Israel’s embassy in France will boycott the opening ceremony of the Israeli Film Festival in Paris, after organizers refused Jerusalem’s requests to showcase a film other than the controversial “Foxtrot.”
Culture Minister Miri Regev has been pressuring the Foreign Ministry to withdraw its support for the March festival altogether, the Haaretz daily reported.
“Foxtrot” centers on parents’ grief for their fallen son, and includes a scene in which IDF soldiers cover up the murder of four Arab youths. Regev, who has admitted to never having seen the film, has repeatedly lambasted the film, saying it “shows Israeli army soldiers in a deceptive manner as murderers and harms the good name of the Israel Defense Forces.”
The production won the Ophir, Israel’s top film prize. It was also among the movies submitted for the best foreign-language Oscar, but failed to make the final five nominee list.
The embassy’s decision to boycott the opening ceremony came after organizers declined the request of an Israeli envoy, Aliza Ben-Nun, that they choose a less controversial film, the Walla news site reported.
One of the festival’s directors told the news site that she had also been approached last month by the embassy’s cultural attaché, who asked her to pull the film because Regev “didn’t like it.”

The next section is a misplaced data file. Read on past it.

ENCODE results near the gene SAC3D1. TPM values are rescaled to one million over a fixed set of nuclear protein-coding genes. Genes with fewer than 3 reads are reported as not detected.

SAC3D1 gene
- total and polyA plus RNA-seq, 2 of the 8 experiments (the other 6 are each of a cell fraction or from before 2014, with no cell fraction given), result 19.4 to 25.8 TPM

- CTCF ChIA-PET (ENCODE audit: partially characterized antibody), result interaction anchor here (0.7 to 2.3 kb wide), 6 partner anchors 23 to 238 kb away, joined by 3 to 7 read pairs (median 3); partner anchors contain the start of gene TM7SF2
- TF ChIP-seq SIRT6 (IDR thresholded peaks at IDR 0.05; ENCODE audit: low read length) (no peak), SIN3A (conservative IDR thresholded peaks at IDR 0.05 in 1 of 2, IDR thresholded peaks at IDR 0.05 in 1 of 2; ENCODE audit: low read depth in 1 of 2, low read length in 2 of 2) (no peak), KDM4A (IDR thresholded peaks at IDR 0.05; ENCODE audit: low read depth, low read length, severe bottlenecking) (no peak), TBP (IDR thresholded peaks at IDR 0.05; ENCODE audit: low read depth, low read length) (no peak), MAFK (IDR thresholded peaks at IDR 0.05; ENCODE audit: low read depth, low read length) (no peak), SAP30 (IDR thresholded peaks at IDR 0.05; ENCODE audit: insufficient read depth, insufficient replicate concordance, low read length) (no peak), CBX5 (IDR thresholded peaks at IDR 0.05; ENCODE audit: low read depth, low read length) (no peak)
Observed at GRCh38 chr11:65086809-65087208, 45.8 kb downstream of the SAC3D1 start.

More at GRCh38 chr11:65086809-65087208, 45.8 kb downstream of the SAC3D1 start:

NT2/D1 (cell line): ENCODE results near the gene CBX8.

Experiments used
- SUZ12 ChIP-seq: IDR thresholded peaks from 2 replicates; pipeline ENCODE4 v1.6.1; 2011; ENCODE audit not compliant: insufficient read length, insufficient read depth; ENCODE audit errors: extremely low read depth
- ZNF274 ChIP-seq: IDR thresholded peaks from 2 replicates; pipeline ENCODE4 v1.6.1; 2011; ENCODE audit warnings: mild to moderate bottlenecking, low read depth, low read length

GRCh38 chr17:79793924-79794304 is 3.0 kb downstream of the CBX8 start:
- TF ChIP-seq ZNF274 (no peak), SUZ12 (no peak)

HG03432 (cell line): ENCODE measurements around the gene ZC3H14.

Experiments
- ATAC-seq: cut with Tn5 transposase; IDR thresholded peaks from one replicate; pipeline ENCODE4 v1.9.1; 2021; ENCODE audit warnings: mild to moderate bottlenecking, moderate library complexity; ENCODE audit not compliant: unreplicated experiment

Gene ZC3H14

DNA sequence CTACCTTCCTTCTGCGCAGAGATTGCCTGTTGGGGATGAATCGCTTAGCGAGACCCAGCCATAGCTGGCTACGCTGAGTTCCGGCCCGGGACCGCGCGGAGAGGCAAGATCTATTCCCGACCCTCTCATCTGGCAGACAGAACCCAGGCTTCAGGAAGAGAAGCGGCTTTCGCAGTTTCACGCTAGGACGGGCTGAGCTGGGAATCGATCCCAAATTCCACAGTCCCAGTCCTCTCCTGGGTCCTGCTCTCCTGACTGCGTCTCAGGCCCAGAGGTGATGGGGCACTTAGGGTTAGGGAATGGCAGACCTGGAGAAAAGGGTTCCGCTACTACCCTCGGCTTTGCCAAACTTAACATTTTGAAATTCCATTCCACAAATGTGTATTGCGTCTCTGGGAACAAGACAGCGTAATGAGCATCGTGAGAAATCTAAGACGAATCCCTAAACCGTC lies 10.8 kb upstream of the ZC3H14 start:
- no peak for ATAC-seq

“I watched the film and found nothing political about it. It is a symbolic, metaphorical film,” Helen Schumann said. “In any case, in the past, we screened more controversial films in the festival, such as ‘Waltz with Bashir,’ and Israel did not say anything.”
Schumann also claimed that the Foreign Ministry’s funding for the festival had already been transferred. While she recognized that the organizers were placing funding for next year’s festival at risk, this year’s event was not in danger of being canceled.
‘Waltz with Bashir,’ an animated film nominated for the Best Foreign Language Film at the Oscars in 2008, showcases the director’s own experiences as a soldier reflecting on the Sabra and Shatila massacres during Israel’s 1982 Lebanon War.
In a statement explaining its decision to direct Ben-Nun to boycott the opening, the Foreign Ministry said that while “the embassy does not intervene in the artistic considerations of the festival’s management,” it had requested that the organizers chose a new film “more suitable for the festive opening evening, which will include an audience of Jewish donors.”
“The festival’s management, due to its own considerations, chose not to accept the recommendation. Therefore, the Foreign Ministry ordered the ambassador not to be present at the opening ceremony,” the statement concluded.